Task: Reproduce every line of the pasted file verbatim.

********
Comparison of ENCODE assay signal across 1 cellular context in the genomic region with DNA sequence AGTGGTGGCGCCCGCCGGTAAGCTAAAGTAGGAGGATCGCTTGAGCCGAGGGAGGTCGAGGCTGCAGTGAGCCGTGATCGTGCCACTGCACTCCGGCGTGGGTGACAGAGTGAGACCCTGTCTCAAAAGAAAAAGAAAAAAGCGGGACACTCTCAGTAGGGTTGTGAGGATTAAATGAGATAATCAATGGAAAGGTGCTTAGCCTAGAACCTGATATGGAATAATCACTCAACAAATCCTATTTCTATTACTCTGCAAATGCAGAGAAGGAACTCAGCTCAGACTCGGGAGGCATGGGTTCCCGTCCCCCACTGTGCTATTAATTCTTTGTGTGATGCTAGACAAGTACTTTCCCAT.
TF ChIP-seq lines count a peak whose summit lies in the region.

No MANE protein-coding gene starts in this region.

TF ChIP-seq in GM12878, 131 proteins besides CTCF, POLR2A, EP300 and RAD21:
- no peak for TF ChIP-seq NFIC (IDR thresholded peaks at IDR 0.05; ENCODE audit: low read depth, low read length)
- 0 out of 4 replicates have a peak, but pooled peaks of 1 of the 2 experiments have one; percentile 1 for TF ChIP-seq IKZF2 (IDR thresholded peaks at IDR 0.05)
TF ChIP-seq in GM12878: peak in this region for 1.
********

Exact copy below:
Comparison of ENCODE assay signal across 1 cellular context in the genomic region with DNA sequence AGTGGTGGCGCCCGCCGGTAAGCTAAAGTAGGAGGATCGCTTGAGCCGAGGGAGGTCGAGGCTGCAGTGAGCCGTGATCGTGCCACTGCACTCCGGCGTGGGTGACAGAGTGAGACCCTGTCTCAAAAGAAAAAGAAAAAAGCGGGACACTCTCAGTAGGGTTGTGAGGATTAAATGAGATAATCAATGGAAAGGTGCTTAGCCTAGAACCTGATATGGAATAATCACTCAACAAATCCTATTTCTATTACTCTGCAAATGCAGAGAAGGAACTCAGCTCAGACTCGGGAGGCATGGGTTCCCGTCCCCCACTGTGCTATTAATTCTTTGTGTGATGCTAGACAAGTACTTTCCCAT.
TF ChIP-seq lines count a peak whose summit lies in the region.

No MANE protein-coding gene starts in this region.

TF ChIP-seq in GM12878, 131 proteins besides CTCF, POLR2A, EP300 and RAD21:
- no peak for TF ChIP-seq NFIC (IDR thresholded peaks at IDR 0.05; ENCODE audit: low read depth, low read length)
- 0 out of 4 replicates have a peak, but pooled peaks of 1 of the 2 experiments have one; percentile 1 for TF ChIP-seq IKZF2 (IDR thresholded peaks at IDR 0.05)
TF ChIP-seq in GM12878: peak in this region for 1.